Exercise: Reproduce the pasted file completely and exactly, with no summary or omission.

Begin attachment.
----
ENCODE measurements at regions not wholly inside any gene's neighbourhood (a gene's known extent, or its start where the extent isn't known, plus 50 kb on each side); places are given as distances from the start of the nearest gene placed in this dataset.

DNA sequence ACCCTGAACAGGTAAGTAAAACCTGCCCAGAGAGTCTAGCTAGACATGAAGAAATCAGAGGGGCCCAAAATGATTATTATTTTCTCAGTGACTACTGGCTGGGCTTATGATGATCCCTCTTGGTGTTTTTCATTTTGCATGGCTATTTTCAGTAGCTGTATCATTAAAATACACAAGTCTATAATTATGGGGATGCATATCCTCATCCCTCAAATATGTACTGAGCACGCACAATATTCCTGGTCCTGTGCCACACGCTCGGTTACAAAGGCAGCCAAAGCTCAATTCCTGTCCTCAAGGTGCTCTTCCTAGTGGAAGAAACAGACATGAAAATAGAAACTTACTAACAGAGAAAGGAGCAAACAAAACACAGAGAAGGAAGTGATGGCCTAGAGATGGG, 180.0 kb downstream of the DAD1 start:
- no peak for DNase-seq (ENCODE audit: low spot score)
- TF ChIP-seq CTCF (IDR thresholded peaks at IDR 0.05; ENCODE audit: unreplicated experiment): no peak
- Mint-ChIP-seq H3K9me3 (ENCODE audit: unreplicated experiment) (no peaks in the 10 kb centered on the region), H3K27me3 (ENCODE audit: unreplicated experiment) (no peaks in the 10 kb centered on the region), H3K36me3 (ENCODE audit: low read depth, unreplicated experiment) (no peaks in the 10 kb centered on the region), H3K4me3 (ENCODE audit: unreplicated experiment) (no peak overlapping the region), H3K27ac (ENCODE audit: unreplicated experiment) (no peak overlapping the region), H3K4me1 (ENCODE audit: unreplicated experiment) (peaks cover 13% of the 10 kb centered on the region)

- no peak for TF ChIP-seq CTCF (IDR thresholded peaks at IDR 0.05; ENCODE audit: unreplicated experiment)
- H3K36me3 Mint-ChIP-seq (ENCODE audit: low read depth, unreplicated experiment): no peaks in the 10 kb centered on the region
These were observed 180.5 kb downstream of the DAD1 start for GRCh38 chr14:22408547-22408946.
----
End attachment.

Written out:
ENCODE measurements at regions not wholly inside any gene's neighbourhood (a gene's known extent, or its start where the extent isn't known, plus 50 kb on each side); places are given as distances from the start of the nearest gene placed in this dataset.

DNA sequence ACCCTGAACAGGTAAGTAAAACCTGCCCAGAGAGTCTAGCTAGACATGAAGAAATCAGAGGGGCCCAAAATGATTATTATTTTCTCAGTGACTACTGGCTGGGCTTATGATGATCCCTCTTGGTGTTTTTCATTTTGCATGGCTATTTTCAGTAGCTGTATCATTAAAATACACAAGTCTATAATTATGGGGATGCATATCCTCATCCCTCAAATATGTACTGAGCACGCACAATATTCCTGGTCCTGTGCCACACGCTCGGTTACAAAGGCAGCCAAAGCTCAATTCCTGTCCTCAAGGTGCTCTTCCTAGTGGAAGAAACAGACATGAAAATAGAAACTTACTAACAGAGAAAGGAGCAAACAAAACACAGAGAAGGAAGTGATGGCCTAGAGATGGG, 180.0 kb downstream of the DAD1 start:
- no peak for DNase-seq (ENCODE audit: low spot score)
- TF ChIP-seq CTCF (IDR thresholded peaks at IDR 0.05; ENCODE audit: unreplicated experiment): no peak
- Mint-ChIP-seq H3K9me3 (ENCODE audit: unreplicated experiment) (no peaks in the 10 kb centered on the region), H3K27me3 (ENCODE audit: unreplicated experiment) (no peaks in the 10 kb centered on the region), H3K36me3 (ENCODE audit: low read depth, unreplicated experiment) (no peaks in the 10 kb centered on the region), H3K4me3 (ENCODE audit: unreplicated experiment) (no peak overlapping the region), H3K27ac (ENCODE audit: unreplicated experiment) (no peak overlapping the region), H3K4me1 (ENCODE audit: unreplicated experiment) (peaks cover 13% of the 10 kb centered on the region)

- no peak for TF ChIP-seq CTCF (IDR thresholded peaks at IDR 0.05; ENCODE audit: unreplicated experiment)
- H3K36me3 Mint-ChIP-seq (ENCODE audit: low read depth, unreplicated experiment): no peaks in the 10 kb centered on the region
These were observed 180.5 kb downstream of the DAD1 start for GRCh38 chr14:22408547-22408946.